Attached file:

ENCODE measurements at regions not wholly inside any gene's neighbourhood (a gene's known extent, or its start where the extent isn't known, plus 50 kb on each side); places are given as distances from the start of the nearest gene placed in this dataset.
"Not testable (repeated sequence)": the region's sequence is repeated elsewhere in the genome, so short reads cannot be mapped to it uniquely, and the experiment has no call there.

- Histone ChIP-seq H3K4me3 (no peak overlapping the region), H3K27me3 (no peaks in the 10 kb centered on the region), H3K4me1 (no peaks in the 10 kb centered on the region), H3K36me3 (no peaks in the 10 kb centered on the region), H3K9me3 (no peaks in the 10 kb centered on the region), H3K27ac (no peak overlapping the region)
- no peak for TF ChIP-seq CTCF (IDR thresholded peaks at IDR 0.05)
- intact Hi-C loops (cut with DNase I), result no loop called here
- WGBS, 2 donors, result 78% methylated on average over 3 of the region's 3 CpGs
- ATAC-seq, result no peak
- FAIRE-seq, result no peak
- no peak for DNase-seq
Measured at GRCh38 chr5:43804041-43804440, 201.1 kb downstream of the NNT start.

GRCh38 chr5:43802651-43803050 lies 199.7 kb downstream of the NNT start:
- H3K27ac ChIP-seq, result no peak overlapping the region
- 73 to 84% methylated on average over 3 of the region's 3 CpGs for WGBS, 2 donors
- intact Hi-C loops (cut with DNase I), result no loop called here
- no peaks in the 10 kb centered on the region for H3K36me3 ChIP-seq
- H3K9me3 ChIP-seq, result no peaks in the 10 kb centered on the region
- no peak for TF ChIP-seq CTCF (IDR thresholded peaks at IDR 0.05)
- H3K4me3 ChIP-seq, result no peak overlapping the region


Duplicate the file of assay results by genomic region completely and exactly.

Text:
ENCODE measurements at regions not wholly inside any gene's neighbourhood (a gene's known extent, or its start where the extent isn't known, plus 50 kb on each side); places are given as distances from the start of the nearest gene placed in this dataset.
"Not testable (repeated sequence)": the region's sequence is repeated elsewhere in the genome, so short reads cannot be mapped to it uniquely, and the experiment has no call there.

- Histone ChIP-seq H3K4me3 (no peak overlapping the region), H3K27me3 (no peaks in the 10 kb centered on the region), H3K4me1 (no peaks in the 10 kb centered on the region), H3K36me3 (no peaks in the 10 kb centered on the region), H3K9me3 (no peaks in the 10 kb centered on the region), H3K27ac (no peak overlapping the region)
- no peak for TF ChIP-seq CTCF (IDR thresholded peaks at IDR 0.05)
- intact Hi-C loops (cut with DNase I), result no loop called here
- WGBS, 2 donors, result 78% methylated on average over 3 of the region's 3 CpGs
- ATAC-seq, result no peak
- FAIRE-seq, result no peak
- no peak for DNase-seq
Measured at GRCh38 chr5:43804041-43804440, 201.1 kb downstream of the NNT start.

GRCh38 chr5:43802651-43803050 lies 199.7 kb downstream of the NNT start:
- H3K27ac ChIP-seq, result no peak overlapping the region
- 73 to 84% methylated on average over 3 of the region's 3 CpGs for WGBS, 2 donors
- intact Hi-C loops (cut with DNase I), result no loop called here
- no peaks in the 10 kb centered on the region for H3K36me3 ChIP-seq
- H3K9me3 ChIP-seq, result no peaks in the 10 kb centered on the region
- no peak for TF ChIP-seq CTCF (IDR thresholded peaks at IDR 0.05)
- H3K4me3 ChIP-seq, result no peak overlapping the region